It was the middle of a sweltering NYC summer when I woke up for work with my eyes unbearably puffy and red from yet another night of crying inconsolably about my relationship falling apart. My identity was wrapped up in her, and hers in mine. Her mental health was teetering on my fragile emotional support. Our relationship was a taught string that neither of us dare pluck: For fear of not only our relationship crumbling to the ground, but also both of ourselves breaking to pieces like the glass I threw against my cement backyard patio just days before in a fit of bubbling over emotions.
Codependency is a multi-headed monster that stirs up dark storms often unbeknownst to the lovers its attacking until it’s far too late. At first, it feels like that can’t eat, can’t sleep, can’t breathe without them kind of love — the stuff that makes up romantic narratives fed to us from birth. Love is supposed to be addictive, we’re told. Love is intoxicating, we’re told. Love is all consuming, we’re told. And if it’s not all of the above, then is it even true love worth fighting for?!
I’m a hopeless romantic at heart. I’ve tried to kick it out of me, from the pit of my stomach I can feel where these butterflies root but I can’t seem to get rid of them. While I’ve grown more confident in my romantic leanings now — as a young woman, romanticism was sold to me as a commodity where I learned to sell my soul in exchange for True Love™. Where I sign on the dotted line to give away my entirety to a lover — yes, even in queer relationships. Because if she doesn’t have access to all my free time, what am I in it for? If her needs don’t supersede my own, why am I even in this? If I’m not her lover, her mother, her best friend all wrapped in one — how can I call myself a Good Girlfriend™?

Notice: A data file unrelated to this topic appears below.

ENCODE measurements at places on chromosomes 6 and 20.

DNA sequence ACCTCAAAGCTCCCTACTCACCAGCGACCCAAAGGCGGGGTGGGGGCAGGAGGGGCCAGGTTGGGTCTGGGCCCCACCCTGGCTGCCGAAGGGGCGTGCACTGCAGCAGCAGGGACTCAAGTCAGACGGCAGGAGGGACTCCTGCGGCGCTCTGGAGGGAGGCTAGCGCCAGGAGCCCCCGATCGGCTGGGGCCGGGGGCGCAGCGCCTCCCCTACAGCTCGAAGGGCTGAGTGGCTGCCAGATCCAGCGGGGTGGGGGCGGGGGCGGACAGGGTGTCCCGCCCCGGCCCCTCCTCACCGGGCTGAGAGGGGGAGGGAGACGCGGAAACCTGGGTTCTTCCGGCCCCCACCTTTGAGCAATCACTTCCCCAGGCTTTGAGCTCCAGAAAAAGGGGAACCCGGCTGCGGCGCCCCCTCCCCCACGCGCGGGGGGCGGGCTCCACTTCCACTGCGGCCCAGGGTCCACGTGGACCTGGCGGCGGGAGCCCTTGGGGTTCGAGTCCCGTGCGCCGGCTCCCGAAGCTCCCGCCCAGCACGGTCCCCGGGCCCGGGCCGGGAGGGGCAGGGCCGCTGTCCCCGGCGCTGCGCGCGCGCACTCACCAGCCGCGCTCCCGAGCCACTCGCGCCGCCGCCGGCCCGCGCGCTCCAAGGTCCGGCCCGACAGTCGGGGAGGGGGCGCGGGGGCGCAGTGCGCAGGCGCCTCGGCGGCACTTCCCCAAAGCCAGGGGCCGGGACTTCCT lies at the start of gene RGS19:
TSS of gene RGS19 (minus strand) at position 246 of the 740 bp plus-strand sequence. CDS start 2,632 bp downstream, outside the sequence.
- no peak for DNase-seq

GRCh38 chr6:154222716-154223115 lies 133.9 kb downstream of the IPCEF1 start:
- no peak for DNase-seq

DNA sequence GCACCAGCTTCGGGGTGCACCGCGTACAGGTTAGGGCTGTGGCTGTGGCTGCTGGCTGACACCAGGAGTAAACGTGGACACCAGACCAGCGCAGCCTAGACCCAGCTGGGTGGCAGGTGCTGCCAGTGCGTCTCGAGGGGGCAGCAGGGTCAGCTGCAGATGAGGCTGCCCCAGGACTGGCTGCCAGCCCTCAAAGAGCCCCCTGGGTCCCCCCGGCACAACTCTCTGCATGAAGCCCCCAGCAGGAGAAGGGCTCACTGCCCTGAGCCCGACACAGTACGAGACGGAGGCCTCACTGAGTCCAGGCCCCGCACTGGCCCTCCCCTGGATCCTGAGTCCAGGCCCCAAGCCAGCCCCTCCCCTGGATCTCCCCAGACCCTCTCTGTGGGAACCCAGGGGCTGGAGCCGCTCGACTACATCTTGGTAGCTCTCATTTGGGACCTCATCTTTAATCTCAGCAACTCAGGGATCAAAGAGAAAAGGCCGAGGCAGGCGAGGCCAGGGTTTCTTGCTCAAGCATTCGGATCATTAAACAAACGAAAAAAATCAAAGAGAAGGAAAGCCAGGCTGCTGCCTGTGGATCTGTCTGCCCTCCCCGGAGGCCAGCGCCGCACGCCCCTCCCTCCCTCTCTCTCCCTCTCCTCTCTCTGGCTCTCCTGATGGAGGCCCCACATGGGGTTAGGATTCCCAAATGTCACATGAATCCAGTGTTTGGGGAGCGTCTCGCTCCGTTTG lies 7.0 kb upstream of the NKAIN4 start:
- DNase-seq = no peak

It’s terrifying for me to admit that codependency warped my brain and my conception of love for so long. But it’s my truth — and now that I’ve dug myself out of the massive hole I was wallowing in after my last relationship, I’ve come to understand that hindsight is truly everything. I was choosing emotionally unavailable people in hopes that they would someday see how good my love was and give me their everything in return. But the thing is, when codependency goes unchecked, one partner ends up with more control in the relationship. The equation worked something like this, for me: I give my everything, she begins to expect that from me, when I don’t give her what she expects (i.e. drop everything when she calls), then I’m gaslit into thinking I’m the worst girlfriend ever.
These unhealthy relationship dynamics went on until I found it in me to stand up for my needs. And when I realized what my needs were, I realized it wasn’t something I could find in that relationship. I had only been focused on her needs for so long and it took genuine work to look into the mirror and discover what it was I wanted from future relationships. But I knew I needed to do this intentional work to ensure I didn’t fall into the codependency rabbit hole again.